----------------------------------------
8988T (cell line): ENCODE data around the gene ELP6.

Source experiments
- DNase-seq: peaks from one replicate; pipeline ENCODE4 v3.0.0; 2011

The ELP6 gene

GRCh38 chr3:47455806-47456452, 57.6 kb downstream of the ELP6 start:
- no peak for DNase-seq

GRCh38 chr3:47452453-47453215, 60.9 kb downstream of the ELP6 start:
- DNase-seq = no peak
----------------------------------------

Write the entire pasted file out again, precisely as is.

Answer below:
8988T (cell line): ENCODE data around the gene ELP6.

Source experiments
- DNase-seq: peaks from one replicate; pipeline ENCODE4 v3.0.0; 2011

The ELP6 gene

GRCh38 chr3:47455806-47456452, 57.6 kb downstream of the ELP6 start:
- no peak for DNase-seq

GRCh38 chr3:47452453-47453215, 60.9 kb downstream of the ELP6 start:
- DNase-seq = no peak